If Cornelis should die without children by this marriage, 1,000 pieces of eight to his mother Rachel Low, living in New York. In case Anna dies first without children from this marriage, 1,000 pieces of eight to her brother Peter Haleij and 1,000 to her sister Sara Halij, wife of Joseph Loe.

      If both die without legal heirs, 30 pieces of eight to the Protestant poor on St. Eustatius.

      To the longest living of the universal heirs all the property. If this couple leaves a child by this marriage, the longest living heir shall be obliged to clothe and support this child; and teach the child to read, write, and learn a trade; until the child reaches twenty-five years of age, or enters into marriage, or any other honorable condition.

      s/Corn. P. Low, Ann Halleij

      Witnesses: Anthony Spruit, William Irvine

      Recorded: 15 May 1765 on St. Eustatius

      A report from William 0. Pederson, Danish researcher of Salt Lake City, Utah, commissioned to research the Low will at the Rigsarkivet, confirms the claim Anna was the only child of Cornelius P. Low by his wife Anna Haley. It says, ". . . the estate of Anna Low who died in New York, referring to the will of 9 November 1757, . . . also mentioned a daughter Anna Low, who at age 15 was in New York" (Christiansted Byfogedarkiv: St. Croix Registrerings??og Vurderingsprotokoller 1773-7, p. 9).

      Continuing his father's business, Cornelius P. Low became a prominent mer??chant in New York City and, like many merchants, he owned a ship to carry on his trade. In the "Journal of the New York Council," on 18 October 1759: "Cornelius Peter Low, of New York, merchant, owner of the brigantine Re??becca, 12 guns, petitions for a commission for Isaac Hardtman as a commander of said brigantine" (CEM 705). According to Webster's New Collegiate Dictionary (1973, p. 138) a brigantine is a "2 masted square-rigged ship differing from a brig in not carrying a square mainsail."

      Perhaps the most interesting and complex feature of Cornelius P. Low's life was his numerous land transactions, one of which provided the necessary link to Capt. Peter Low, the Revolutionary War soldier of New York and New Jersey, proving Cornelius was his father; but more about him later. Apparently Cornelius P. Low speculated in large tracts of land, which lie later used to secure bonds and mortgages to finance his shipping trade. In colonial times this was a high-risk business, depending largely on chance. Sometimes his ventures were profitable. However, at other times, when Cornelius could not repay his loans, the land was seized and sold by sheriffs' sales, as will be shown later.

      On 11 May 1764 Cornelius P. Low of New York City petitioned for a water-lot and leave to build a pier on the East River (Icon. 6:472). Perhaps in the meantime he embarked on another voyage, as he gave his wife Anne Low his Power of Attorney, "to enter into any contract or agreement with the Corporation of the City of New York concerning granting of the water Lot, which I have lately petitioned for." The Power of Attorney was recorded 18 June 1767 (G.S. 888,344, New York County Deeds 38:3).

      On 11 December 1766 Cornelius P. Low of the City of New York, mer??chant, and Anne his wife sold to Robert Murray of the same city, merchant, for ??1,600 two lots situated in the East Ward. They also sold a lot lying under water in the East River, which was docked out and built upon by Robert Murray. This land had been granted to Cornelius P. Low by the Mayor, Al??dermen and Commonalty of the City of New York by indenture dated 28 Oc??tober 1765 (Ibid. 39:220).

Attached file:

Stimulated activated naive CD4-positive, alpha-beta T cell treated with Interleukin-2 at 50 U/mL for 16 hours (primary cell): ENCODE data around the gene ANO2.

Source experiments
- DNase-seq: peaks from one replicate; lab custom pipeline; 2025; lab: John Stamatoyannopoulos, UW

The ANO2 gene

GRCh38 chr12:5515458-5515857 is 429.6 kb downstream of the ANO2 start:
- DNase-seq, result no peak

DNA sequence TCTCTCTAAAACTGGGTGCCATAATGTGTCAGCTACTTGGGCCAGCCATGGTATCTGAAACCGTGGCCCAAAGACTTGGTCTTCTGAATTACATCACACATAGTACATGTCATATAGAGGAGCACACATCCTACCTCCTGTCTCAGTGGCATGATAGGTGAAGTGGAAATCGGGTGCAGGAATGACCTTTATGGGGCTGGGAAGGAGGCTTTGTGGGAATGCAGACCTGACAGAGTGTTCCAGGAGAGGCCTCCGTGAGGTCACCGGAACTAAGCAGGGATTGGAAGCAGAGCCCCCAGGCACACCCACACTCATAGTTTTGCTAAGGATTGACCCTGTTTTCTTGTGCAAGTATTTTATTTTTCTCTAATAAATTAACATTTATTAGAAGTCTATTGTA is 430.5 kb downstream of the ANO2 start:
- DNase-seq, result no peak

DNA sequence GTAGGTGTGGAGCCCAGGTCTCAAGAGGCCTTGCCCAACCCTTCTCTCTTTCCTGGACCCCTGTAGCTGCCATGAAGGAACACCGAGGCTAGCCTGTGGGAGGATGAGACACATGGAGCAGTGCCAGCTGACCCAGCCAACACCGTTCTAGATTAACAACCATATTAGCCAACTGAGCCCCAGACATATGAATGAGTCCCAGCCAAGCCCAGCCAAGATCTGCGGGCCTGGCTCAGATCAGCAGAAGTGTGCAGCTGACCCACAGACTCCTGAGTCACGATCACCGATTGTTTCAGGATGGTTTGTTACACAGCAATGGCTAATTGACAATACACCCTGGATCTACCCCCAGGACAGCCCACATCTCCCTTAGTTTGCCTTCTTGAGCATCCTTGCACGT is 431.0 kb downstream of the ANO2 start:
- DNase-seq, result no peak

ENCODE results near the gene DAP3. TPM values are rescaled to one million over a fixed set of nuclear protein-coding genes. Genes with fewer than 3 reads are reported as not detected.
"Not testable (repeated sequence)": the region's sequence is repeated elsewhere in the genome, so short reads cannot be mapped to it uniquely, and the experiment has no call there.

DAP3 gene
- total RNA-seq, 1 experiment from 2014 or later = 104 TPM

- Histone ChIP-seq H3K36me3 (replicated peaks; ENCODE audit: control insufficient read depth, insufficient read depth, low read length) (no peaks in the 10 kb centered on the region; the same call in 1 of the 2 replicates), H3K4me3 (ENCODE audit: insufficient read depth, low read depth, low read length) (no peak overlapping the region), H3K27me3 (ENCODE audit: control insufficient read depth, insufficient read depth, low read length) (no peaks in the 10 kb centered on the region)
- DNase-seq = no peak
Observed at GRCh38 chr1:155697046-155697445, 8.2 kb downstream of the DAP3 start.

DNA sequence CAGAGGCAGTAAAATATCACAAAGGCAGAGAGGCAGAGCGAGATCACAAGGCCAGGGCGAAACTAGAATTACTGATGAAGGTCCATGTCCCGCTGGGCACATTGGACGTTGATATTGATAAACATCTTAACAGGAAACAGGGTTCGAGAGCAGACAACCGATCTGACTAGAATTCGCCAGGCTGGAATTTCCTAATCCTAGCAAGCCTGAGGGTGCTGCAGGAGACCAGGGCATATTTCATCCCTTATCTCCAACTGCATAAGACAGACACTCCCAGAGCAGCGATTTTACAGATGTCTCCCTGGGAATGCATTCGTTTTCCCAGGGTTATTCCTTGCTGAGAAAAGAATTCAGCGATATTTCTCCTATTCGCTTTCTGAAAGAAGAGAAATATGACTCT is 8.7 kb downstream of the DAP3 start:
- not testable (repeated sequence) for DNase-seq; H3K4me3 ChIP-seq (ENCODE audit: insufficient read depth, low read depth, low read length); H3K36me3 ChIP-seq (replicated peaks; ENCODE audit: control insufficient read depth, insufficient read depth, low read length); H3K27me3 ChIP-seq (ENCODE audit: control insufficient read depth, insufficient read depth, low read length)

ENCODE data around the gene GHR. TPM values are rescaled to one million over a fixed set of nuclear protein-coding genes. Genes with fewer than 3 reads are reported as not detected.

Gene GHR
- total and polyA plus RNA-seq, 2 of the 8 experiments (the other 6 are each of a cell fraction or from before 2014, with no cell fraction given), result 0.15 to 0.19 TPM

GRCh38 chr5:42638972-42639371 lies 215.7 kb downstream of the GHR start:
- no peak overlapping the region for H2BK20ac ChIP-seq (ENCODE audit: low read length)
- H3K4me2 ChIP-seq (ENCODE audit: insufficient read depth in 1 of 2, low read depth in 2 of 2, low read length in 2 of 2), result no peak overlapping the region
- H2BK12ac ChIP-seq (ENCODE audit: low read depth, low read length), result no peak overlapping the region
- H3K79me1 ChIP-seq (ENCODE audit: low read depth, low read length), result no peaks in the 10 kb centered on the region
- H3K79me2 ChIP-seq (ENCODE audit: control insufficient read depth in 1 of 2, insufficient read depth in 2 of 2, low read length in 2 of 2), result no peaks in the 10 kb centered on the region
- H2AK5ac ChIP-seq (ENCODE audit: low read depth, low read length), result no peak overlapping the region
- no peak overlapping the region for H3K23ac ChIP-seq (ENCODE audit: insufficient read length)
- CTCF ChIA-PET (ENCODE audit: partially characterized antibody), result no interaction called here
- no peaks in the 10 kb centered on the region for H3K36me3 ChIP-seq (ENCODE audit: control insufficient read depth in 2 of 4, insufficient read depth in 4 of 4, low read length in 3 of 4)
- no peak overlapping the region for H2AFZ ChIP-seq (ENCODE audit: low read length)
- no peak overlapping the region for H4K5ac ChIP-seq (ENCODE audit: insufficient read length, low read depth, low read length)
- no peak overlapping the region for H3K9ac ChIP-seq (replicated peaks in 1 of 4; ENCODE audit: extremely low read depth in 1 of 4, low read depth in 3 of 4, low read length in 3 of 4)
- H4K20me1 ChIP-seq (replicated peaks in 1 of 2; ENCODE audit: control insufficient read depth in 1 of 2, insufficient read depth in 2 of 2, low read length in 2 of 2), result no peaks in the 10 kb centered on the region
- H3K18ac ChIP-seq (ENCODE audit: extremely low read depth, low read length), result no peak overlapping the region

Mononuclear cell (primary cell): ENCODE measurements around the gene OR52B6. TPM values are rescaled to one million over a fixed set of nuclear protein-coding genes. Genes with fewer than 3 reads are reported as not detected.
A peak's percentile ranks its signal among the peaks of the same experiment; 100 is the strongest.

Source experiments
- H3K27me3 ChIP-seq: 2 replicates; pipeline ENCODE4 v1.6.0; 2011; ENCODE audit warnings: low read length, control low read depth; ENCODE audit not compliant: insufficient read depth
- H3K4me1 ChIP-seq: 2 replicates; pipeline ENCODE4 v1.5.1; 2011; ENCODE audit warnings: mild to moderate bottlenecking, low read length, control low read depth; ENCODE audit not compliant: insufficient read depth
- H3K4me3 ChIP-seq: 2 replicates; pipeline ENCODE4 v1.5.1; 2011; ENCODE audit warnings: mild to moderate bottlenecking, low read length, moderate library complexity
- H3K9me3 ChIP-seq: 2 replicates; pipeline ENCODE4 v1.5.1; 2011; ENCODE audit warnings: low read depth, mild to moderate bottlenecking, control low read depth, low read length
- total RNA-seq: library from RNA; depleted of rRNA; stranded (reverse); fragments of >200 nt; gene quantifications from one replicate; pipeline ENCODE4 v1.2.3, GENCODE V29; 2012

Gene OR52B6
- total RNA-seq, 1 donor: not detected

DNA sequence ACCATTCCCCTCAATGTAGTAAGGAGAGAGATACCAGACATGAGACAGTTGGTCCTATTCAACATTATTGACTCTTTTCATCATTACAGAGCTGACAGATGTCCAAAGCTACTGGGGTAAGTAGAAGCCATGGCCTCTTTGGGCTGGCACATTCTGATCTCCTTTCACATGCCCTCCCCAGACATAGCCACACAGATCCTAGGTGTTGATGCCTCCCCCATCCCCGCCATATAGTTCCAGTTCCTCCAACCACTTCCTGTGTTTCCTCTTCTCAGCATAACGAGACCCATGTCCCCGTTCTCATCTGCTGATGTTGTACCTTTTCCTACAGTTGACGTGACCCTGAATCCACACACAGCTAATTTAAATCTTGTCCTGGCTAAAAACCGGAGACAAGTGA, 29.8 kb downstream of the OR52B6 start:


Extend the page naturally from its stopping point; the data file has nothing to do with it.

Then on 29 June 1771 Cornelius P. Low bought two tracts of land from Augustine Provoost (G.S. 463,352, Albany County Mortgages 3:321), who held a Power of Attorney to act on behalf of George Croghan, Esquire, Deputy Superintendent of Indian Affairs for the Northern District of North America (G.S. 463,350, Albany County Deeds 9:117). Croghan was also Provoost's father-in-law. One tract was then in Albany County, on the south side of the Mohawk River and the north side of Otsego Lake, containing 5,061 acres. It was part of a patent for 100,000 acres granted George Croghan and ninety-nine other men on 30 November 1769 (G.S. 945,299, Land Patents of New York 14:466). This patent now covers parts of the towns of Otsego, Burlington and New Lisbon in Otsego County.

      On 17 June 1788 this land was made subject to a sheriff's sale for default on a mortgage

      . . . by virtue of a writ . . . issued out of the Supreme Court of Judicature for the State of New York . . . in favour of Cornelius Glen and Barent Bleecker . . . for two hundred and ninety-five pounds six shillings and four pence against the Goods & Chattels Lands and Tenements of the said Cornelius P. Low in the district of Old England County of Mont??gomery and State of New York and exposed to sale for the Sum of three hundred and ten pounds unto Henry Kip and Henry H. Kip being the highest sum that was bid for the same (G.S. 506,494, Montgomery County Deeds 3:60).

      The sheriff's sale could have marked the end of this land transaction, as far as the Low family was concerned. However, it just so happened that Henry Kip's wife was the former Helena Low, sister of Cornelius P. Low. On 20 Oc??tober 1790 Helena Kip, widow and sole devisee of Henry Kip, deceased, and Henry H. Kip (probably a son) sold the land to Richard Cary and Ann his wife of New York City, son-in-law and daughter of "Cornelius P. Low, late of the Town of Greenburgh in the County of Westchester," for ??425, but with a stipulation that the property was to be held